Research Assessment in Australia: Evidence for Modernisation
At the request of the Australian Government, Australia’s Chief Scientist, Dr Cathy Foley AO PSM FAA FTSE, is seeking to understand how research metrics influence the diversity of Australia’s research workforce, and shape research quality, outputs, and impact. The Office of the Chief Scientist commissioned ACOLA to undertake a review of how research assessment affects the careers and publishing behaviours of Australian researchers. This review will inform the Chief Scientist’s advice to government to ensure that assessment of researchers in Australia:
- Recognises the valuable and essential contribution of the range of research activities, including mentorship, outreach, team science, innovation and commercialisation.
- Supports a diverse research workforce.
- Facilitates researcher mobility between research, industry and government, adequately recognising time spent working in industry or with industry partners.
- Accurately recognises research quality and research excellence, while supporting research integrity.
- Provides the right incentives for researchers and institutions to engage in high quality research, development and innovation.
Through consultations with stakeholders and surveys that received more than 1137 responses involving both individuals and more than 50 research organisations, and the consideration of international approaches to modern research assessment, the project reveals the reality of current research assessment practices in Australia.
- The current system used to evaluate and assess research careers for hiring, promotion and funding, is inadequate and does not serve its intended purpose effectively.
- Researchers have expressed serious concerns about the current research assessment practices, noting that the assessments do not acknowledge their capabilities and contributions.
- The current assessment approaches do not incentivise diversity within the research workforce, hampering progress and inclusivity.
- Research culture and teams are being eroded as the focus is primarily on ‘publish or perish.’
- There is a lack of recognition for innovative and multidisciplinary research, resulting in a standardised approach that overlooks the unique nature of different research fields.
- Significant barriers exist for researchers in terms of career opportunities, collaboration, and mobility between sectors, hindering growth and stifling progress in research fields.
- Assessment practices heavily prioritise publication numbers, citations, and journal prestige, which perpetuates the status quo and hinders the success of underrepresented groups.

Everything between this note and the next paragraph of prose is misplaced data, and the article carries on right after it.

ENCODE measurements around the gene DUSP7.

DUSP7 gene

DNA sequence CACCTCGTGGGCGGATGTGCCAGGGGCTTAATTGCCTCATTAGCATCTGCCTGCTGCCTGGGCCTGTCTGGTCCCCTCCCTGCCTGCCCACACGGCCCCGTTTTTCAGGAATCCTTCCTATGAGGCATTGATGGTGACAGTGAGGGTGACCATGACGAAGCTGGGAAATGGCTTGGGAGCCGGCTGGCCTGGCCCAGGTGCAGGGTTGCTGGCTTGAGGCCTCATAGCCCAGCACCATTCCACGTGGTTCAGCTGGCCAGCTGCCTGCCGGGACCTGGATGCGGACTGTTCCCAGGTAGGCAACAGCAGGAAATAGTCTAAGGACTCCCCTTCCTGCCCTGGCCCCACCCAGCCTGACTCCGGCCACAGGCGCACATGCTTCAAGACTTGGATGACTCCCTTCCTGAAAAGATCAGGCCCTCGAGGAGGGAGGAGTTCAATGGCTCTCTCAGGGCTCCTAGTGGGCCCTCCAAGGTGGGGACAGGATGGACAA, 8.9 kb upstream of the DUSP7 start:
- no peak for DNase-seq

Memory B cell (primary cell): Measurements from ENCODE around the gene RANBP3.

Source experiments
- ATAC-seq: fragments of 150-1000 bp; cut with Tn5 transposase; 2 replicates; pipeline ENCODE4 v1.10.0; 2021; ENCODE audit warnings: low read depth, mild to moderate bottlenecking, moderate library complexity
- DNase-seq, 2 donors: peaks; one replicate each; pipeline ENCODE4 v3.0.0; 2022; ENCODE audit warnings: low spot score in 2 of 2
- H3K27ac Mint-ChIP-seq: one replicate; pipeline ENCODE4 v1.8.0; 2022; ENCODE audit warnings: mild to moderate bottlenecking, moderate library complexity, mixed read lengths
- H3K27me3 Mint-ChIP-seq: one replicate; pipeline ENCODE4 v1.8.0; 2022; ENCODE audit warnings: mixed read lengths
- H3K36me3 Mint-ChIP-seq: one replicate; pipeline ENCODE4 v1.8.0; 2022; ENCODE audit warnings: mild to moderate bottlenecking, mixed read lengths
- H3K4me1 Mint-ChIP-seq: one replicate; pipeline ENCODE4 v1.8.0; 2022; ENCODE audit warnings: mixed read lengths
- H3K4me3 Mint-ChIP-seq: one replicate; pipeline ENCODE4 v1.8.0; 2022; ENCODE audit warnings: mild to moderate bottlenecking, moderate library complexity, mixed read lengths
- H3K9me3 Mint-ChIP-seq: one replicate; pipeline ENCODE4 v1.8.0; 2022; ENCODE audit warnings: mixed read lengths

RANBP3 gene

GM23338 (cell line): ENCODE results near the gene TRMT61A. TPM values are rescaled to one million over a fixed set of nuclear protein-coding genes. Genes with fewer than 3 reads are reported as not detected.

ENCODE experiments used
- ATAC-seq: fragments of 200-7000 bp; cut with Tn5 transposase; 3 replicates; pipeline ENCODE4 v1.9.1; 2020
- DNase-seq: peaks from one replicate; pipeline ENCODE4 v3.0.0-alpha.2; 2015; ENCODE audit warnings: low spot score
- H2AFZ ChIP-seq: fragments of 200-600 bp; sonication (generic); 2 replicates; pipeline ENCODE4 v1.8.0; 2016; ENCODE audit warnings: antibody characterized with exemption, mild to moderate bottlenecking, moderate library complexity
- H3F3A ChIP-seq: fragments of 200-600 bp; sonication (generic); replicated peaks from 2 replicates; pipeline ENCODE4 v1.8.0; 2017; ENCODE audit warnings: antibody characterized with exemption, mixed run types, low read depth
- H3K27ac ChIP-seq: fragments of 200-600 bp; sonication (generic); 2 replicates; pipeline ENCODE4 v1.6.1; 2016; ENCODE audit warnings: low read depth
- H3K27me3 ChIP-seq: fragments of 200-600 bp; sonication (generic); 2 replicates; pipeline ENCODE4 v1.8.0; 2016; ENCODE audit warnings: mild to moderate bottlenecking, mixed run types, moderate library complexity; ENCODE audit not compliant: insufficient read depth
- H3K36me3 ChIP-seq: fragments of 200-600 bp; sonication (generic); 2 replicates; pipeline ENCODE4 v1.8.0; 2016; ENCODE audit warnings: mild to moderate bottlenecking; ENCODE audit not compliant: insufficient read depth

- The system has created a problematic relationship between universities, publishers, funders, and global ranking agencies, due to the pursuit of higher rankings and prioritising quantity over quality.
- Narrow research metrics stifle innovation and multidisciplinary research, and do not translate across different sectors.
- The current practices fail to recognise the value of experience outside of the research sector and hinder mobility between academia, industry, and government.
It is crucial to find new ways to assess research careers to promote a diverse and effective research workforce, interdisciplinary collaboration, and career mobility.
ACOLA has identified six pillars of modern research assessment to improve the practices in Australia moving forward:
The findings from this report contribute to broader efforts by the Office of the Chief Scientist, the National Science and Technology Council (NSTC), and other government initiatives to support the knowledge economy and address barriers to retention and diversity in STEM fields.
- Full report: Research Assessment in Australia: Evidence for Modernisation [PDF] [Word Document]
- Media Release Australia’s systems for assessing research careers ‘not fit for purpose’ | Chief Scientist
Expert Working Group
|Professor Kevin McConkey AM FASSA (Chair)||Professor Adrian Barnett FASSA|
|Professor Ana Deletic FTSE||Kate Thomann (March-June 2023)|
|Professor Louisa Jorm FAHMS||Caroline Hughes AM (June-September 2023)|
|Professor Duncan Ivison FAHA||Professor Andrew Peele FTSE|
|Professor Robyn Owens FAA FTSE||Dr Guy Boggs|
|Professor Jillian Blackmore AM FASSA||A/Prof Raffaella Demichelis|
|Dr Lauren Palmer||Dr Ella Relf|
|Ryan Winn||Eden Whitlock|
|Dr Sylvia Laksmi||Dr Chris Hatherly|
|Dr Kyle Peyton|
We also acknowledge the important contributions from external researchers who have assisted with this project.
Project Funding and Support
This work is funded by the Office of the Chief Scientist, via the Department of Industry, Science and Resources.
Acknowledgement of Country
ACOLA acknowledges all Aboriginal and Torres Strait Islander Traditional Custodians of Country and recognises their continuing connection to land, sea, culture and community. We pay our respect to Elders both past and present.
We acknowledge the Ngunnawal people on which ACOLA’s office in Canberra is based, and the lands of the Gadigal (Sydney), Whadjuk (Perth), Turrbal (Brisbane) and Wurundjeri (Melbourne) Peoples where ACOLA staff for this project were based